They create worlds: INSIDE

One of the things that video games can do magnificently is create worlds. These posts are an occasional exploration of games that I love because of where they take me.

Dystopias are a dime a dozen these days; dystopias starring children doubly so. INSIDE isn’t the video game version of the latest YA trilogy, though, and its dystopia is decidedly more grim and hopeless even than Katniss’ gladiatorial arena. The game’s world is deadly yet impersonal, its dilapidated rural and industrial backgrounds depict a world that is in its last throes. Yet, strangely, it is also one of the most beautiful video games worlds I’ve ever seen.


INSIDE‘s beauty isn’t the busy, overdesigned aesthetics of so many games; it is sparse, atmospheric, and tactile. There is a grain to the image that belies its artifice, there are motes of dust floating in the light, and water has rarely looked better in the medium. As much as the technical accomplishment, though, INSIDE‘s world comes alive thanks to its mise en scène, which is up there with the most evocative films, yet in its elliptic quality calls back to the stage, though a stage replete in puddles, mud and detritus. Like so many dystopias, this one is decidedly anachronistic in its details: as you navigate the boy in the red sweater past industrial behemoths and foreboding laboratories, you pass the likes of microfilm readers and discarded video tapes. Whatever is killing the game’s world has had a long head start.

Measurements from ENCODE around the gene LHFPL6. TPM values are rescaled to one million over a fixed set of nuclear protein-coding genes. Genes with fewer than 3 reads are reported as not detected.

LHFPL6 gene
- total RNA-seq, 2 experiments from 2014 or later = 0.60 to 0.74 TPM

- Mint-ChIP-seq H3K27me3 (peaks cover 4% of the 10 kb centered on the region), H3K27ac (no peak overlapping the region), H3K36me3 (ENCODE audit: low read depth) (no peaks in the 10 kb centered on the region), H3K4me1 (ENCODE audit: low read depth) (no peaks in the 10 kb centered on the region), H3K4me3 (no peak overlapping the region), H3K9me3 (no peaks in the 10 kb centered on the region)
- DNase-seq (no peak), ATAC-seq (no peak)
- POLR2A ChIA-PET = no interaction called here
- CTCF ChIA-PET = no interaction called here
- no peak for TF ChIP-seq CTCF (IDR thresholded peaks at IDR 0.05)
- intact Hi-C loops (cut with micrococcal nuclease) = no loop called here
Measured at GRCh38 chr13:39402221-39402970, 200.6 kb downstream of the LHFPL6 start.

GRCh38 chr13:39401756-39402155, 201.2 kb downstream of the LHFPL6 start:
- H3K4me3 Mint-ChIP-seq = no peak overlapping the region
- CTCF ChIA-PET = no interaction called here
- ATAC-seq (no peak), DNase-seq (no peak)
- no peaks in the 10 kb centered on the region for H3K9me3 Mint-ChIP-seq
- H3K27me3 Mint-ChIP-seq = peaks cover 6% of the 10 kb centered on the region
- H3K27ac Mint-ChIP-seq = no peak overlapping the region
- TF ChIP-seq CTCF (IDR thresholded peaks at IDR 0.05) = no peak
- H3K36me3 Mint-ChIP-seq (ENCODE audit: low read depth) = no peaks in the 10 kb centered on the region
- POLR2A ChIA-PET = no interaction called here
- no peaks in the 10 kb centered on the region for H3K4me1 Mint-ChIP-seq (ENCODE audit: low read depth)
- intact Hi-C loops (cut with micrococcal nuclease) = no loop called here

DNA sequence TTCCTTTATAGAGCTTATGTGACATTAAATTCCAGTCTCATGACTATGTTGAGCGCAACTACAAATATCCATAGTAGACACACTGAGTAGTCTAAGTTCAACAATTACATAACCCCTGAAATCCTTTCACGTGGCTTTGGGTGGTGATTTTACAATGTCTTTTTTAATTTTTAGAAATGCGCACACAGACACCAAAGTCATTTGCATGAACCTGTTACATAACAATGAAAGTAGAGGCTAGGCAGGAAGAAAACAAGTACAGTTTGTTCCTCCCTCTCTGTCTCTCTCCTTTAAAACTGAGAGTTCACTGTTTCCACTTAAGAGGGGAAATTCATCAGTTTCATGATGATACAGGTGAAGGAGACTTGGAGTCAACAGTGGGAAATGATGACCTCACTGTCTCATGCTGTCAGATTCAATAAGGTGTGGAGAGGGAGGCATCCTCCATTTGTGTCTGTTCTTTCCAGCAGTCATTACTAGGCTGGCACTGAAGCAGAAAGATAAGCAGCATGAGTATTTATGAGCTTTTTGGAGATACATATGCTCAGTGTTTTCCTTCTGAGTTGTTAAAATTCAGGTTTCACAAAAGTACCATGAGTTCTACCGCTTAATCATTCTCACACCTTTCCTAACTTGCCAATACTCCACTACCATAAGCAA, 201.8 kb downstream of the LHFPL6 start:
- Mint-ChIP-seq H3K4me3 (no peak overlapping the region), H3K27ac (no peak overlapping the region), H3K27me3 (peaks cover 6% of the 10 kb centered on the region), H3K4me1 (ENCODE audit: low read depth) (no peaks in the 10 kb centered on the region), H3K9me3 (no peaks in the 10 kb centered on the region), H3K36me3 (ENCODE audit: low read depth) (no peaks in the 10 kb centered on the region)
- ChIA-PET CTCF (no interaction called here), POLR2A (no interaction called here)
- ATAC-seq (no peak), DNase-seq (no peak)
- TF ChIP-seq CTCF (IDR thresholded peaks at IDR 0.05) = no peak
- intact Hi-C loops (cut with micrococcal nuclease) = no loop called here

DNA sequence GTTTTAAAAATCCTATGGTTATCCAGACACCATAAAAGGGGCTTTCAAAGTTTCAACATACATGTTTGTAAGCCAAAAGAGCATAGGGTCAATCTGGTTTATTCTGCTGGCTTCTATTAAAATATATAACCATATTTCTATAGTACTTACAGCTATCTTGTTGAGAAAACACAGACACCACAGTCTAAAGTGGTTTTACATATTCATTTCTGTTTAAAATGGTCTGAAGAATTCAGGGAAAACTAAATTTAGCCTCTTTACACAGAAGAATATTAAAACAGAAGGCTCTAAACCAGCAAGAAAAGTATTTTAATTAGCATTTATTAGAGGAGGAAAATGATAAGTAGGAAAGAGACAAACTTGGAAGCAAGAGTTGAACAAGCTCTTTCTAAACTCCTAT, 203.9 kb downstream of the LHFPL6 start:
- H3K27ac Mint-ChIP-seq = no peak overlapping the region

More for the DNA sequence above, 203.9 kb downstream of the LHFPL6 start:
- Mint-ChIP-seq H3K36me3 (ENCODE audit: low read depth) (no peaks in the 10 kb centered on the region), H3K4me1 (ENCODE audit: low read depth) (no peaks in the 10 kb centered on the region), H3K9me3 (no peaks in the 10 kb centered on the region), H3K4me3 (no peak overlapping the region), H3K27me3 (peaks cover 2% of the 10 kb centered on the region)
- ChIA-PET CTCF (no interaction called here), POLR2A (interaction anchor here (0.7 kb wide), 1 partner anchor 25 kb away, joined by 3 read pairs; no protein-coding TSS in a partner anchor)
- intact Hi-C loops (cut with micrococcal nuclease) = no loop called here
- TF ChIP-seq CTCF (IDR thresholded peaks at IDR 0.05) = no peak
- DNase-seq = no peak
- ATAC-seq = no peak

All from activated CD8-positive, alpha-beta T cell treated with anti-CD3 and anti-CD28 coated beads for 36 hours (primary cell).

While the aesthetic pleasures of INSIDE could work in other media as well, once again it’s the act of navigating the environments by means of someone else’s body that makes this a decidedly different, more intimate experience from watching a film. This is an underdiscussed quality of video games: there is a definite element of empathy to controlling someone else, making the player more acutely aware of that person’s physicality and vulnerability. As you walk the boy from left to right, you flinch when he is spotted and hunted by dogs – and it feels like you’re punched in the gut the first time the boy ends up dead because of you. And there are so many deaths in INSIDE: drowned in a puddle by the henchman of whatever regime tries to maintain control in this world, vaporised by the mysterious blast weapons they are testing, or – most often – falling to your death and landing in a crumpled heap. INSIDE skirts sadism, but the two foremost emotions it and its many deaths evoked in me were pity and fear. Pity for the boy lost and alone, and fear of what else this world holds for me.


As a game, INSIDE is neat but slight, a puzzle-platformer that takes mere hours to finish. As an aesthetic experience, a tour of a dying world, it is unique, gorgeous and insidious. For those few hours, you breathe its dust, you soak up its constant damp, your skin is drained of colour by its pale light. And with every death you fail to avoid, you leave a little something of yourself behind, a trace that you were there once but aren’t any more, like joy and hope and life. INSIDE‘s depressing beauty is considerable, but is one that is firmly set in the past tense.

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